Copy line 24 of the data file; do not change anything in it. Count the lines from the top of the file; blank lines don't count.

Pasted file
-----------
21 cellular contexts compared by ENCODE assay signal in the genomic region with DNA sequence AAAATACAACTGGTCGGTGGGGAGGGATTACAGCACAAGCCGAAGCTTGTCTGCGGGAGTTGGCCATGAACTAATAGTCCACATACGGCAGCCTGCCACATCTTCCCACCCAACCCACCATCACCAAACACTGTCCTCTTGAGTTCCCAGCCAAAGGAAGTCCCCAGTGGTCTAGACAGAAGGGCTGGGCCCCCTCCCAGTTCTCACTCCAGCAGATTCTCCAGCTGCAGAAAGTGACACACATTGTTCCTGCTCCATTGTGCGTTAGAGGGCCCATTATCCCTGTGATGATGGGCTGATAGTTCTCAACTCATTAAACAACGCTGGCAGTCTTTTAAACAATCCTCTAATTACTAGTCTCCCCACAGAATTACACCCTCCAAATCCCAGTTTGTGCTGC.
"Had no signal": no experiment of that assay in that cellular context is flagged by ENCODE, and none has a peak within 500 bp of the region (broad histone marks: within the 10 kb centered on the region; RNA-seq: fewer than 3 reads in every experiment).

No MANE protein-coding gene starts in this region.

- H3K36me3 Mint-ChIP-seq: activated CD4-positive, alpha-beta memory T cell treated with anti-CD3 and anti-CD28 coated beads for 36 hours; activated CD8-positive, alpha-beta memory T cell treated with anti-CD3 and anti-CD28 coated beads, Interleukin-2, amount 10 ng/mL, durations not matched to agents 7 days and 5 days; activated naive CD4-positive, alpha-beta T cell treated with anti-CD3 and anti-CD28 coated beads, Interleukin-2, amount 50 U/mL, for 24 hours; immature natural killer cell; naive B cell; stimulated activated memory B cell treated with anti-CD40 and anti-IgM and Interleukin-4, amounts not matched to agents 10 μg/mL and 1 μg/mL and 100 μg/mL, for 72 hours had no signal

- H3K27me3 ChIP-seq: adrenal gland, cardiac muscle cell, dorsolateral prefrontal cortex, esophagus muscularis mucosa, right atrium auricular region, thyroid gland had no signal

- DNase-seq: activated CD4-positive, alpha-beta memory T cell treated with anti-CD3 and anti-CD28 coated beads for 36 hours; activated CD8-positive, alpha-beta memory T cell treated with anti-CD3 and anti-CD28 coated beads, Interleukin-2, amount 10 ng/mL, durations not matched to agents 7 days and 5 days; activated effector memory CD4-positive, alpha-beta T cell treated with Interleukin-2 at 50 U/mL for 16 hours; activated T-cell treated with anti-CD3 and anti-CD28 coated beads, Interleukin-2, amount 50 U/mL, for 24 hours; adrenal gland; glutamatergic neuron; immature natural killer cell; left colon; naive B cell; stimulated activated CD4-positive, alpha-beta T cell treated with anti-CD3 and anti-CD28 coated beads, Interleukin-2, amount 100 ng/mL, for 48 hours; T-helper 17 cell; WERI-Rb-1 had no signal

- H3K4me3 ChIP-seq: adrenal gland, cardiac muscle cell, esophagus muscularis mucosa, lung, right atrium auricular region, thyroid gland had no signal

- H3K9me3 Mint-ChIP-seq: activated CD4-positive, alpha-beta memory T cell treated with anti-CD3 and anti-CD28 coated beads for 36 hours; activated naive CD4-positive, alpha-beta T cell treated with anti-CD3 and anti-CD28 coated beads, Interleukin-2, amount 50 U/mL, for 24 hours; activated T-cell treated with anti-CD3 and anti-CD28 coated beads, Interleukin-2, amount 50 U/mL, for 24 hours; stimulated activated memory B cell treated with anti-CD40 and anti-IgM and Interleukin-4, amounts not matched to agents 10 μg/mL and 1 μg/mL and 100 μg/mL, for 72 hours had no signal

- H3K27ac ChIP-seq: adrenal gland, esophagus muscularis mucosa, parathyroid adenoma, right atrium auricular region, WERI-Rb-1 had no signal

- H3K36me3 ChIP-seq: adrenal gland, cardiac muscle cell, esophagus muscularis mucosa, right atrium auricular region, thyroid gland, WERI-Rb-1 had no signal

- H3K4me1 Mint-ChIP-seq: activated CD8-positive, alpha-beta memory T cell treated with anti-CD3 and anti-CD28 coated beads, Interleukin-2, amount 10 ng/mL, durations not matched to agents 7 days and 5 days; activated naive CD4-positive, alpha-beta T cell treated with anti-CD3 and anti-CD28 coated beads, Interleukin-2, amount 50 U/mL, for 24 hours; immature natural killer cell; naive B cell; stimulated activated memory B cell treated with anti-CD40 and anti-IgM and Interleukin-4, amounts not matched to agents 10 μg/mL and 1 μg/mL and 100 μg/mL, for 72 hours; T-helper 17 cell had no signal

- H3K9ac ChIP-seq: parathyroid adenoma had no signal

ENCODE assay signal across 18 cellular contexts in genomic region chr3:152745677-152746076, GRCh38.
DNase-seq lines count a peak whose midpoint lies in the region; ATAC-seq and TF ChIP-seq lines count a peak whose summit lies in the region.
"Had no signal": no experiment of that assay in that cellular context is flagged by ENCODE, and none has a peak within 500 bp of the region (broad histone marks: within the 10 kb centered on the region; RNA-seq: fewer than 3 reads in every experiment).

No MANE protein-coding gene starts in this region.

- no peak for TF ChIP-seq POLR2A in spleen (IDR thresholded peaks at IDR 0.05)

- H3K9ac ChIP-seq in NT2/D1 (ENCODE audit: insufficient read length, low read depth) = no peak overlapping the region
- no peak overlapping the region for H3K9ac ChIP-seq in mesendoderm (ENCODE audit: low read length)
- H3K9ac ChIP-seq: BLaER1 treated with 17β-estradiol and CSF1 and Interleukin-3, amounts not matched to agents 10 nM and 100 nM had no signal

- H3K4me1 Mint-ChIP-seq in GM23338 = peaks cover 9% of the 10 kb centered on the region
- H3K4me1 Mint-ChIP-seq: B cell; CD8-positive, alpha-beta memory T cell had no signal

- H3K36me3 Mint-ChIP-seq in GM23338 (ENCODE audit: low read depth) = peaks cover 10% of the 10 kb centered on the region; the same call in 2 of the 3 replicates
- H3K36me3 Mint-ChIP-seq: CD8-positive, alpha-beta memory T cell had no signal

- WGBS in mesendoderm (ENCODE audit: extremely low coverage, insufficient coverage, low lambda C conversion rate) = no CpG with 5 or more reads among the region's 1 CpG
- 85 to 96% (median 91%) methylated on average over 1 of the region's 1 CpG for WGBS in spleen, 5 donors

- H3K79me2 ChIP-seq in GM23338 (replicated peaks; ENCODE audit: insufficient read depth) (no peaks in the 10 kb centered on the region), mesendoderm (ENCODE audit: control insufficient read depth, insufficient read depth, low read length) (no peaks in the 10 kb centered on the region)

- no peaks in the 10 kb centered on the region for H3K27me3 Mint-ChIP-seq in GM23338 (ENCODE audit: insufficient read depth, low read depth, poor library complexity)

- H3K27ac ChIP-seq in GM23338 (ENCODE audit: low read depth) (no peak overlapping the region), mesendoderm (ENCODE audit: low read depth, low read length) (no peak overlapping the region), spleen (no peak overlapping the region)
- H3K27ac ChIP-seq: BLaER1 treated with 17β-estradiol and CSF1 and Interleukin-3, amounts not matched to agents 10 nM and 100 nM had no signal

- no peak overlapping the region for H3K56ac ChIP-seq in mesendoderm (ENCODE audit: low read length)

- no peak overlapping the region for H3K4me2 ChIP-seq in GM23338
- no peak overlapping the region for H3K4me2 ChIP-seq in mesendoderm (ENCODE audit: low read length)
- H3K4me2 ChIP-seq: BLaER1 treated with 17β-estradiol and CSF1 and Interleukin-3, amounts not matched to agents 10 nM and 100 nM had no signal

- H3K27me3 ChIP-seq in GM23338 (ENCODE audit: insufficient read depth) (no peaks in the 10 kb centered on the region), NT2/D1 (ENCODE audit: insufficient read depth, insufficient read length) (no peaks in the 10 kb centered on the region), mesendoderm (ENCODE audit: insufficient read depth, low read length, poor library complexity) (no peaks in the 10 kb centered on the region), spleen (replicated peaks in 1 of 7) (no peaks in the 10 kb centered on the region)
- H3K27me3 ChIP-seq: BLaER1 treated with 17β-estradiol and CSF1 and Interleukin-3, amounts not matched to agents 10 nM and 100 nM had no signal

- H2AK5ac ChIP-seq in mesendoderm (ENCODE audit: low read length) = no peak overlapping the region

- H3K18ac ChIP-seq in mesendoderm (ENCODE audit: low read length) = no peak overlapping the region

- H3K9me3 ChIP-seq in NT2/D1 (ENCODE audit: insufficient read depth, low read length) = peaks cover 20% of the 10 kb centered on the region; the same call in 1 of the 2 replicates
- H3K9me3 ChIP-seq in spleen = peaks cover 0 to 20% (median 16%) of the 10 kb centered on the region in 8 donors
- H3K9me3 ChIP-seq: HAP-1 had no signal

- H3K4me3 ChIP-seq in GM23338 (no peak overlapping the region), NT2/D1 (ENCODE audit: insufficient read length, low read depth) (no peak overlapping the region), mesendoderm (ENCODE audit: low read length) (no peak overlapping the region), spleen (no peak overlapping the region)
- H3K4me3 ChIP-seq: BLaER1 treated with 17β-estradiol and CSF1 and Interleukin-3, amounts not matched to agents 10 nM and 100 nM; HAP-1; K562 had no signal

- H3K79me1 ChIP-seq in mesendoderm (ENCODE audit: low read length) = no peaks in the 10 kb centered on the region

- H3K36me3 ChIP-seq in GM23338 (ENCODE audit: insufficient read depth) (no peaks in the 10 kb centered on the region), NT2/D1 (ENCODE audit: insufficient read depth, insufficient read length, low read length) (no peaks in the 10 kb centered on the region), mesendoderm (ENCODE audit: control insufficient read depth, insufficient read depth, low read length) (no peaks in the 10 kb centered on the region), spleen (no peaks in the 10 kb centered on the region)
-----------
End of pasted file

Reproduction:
- H3K36me3 Mint-ChIP-seq: CD8-positive, alpha-beta memory T cell had no signal